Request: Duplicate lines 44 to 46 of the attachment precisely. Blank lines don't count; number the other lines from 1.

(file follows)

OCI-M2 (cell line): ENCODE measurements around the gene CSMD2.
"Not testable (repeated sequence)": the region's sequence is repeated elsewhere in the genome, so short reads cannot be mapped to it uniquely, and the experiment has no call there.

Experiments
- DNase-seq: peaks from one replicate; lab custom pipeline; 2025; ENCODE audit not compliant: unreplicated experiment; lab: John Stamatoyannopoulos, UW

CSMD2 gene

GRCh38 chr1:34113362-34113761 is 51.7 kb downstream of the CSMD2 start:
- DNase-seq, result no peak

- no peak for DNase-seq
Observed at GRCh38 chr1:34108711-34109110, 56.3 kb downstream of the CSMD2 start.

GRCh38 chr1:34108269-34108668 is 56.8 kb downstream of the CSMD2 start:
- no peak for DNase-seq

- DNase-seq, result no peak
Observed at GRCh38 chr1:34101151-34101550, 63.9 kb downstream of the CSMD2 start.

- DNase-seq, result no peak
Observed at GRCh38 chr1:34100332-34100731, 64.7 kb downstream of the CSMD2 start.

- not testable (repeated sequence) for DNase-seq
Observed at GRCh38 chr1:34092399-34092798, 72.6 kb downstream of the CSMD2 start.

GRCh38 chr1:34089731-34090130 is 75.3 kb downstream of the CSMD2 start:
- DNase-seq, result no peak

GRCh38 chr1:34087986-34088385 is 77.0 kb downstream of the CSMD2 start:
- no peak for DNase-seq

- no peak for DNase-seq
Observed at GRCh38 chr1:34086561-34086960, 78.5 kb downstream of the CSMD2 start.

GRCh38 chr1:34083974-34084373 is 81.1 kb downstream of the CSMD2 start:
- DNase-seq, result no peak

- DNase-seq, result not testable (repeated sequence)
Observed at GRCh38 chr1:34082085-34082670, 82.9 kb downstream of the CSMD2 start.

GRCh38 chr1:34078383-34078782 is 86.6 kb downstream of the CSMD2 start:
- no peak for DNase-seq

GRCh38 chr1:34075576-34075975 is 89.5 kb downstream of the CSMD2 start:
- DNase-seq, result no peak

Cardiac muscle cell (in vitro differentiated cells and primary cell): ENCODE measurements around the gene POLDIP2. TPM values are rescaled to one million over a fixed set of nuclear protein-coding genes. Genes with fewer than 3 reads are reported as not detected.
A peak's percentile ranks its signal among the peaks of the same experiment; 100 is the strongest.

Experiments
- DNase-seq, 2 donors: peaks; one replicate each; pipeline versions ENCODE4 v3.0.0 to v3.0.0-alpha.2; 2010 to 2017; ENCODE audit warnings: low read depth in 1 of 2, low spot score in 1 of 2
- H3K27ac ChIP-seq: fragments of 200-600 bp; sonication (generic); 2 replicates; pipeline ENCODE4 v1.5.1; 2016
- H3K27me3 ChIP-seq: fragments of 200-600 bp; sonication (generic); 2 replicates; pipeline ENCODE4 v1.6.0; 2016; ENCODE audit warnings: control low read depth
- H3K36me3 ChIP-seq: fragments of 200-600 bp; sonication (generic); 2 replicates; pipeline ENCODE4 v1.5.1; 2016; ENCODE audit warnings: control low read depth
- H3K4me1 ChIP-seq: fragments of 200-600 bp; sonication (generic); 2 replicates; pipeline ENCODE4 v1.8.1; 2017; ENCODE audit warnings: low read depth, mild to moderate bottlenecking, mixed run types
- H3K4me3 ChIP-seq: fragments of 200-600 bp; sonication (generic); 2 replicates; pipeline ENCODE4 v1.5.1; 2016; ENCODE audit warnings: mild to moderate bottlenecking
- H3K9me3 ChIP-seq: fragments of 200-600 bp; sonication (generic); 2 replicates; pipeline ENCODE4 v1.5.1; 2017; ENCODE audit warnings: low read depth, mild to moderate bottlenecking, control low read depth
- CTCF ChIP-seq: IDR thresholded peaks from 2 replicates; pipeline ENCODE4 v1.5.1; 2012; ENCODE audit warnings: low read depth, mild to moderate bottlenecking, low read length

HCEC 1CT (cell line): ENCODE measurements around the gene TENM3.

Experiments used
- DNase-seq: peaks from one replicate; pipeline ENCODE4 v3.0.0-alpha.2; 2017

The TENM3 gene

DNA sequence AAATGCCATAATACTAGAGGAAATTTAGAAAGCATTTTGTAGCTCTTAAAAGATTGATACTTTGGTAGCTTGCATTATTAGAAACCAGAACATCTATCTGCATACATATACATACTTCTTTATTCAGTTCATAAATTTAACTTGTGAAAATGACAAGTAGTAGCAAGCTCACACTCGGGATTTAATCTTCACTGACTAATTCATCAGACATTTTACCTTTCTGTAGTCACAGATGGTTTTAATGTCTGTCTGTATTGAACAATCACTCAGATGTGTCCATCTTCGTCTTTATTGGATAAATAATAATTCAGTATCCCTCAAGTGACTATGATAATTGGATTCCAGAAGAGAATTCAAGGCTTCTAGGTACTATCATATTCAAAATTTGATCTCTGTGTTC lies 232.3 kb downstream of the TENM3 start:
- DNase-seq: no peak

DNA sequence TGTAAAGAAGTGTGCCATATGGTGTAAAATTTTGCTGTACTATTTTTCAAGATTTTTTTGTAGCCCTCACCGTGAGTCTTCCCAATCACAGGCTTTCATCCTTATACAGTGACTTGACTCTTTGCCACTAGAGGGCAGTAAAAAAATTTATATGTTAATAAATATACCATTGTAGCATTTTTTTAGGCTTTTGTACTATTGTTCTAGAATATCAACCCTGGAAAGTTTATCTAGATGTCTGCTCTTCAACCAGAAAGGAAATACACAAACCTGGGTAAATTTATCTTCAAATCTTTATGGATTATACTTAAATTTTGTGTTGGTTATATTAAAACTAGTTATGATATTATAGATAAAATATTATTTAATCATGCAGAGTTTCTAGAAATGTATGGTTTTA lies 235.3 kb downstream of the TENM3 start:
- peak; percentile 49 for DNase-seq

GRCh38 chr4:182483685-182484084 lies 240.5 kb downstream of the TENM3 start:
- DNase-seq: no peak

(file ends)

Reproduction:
Experiments used
- DNase-seq: peaks from one replicate; pipeline ENCODE4 v3.0.0-alpha.2; 2017

The TENM3 gene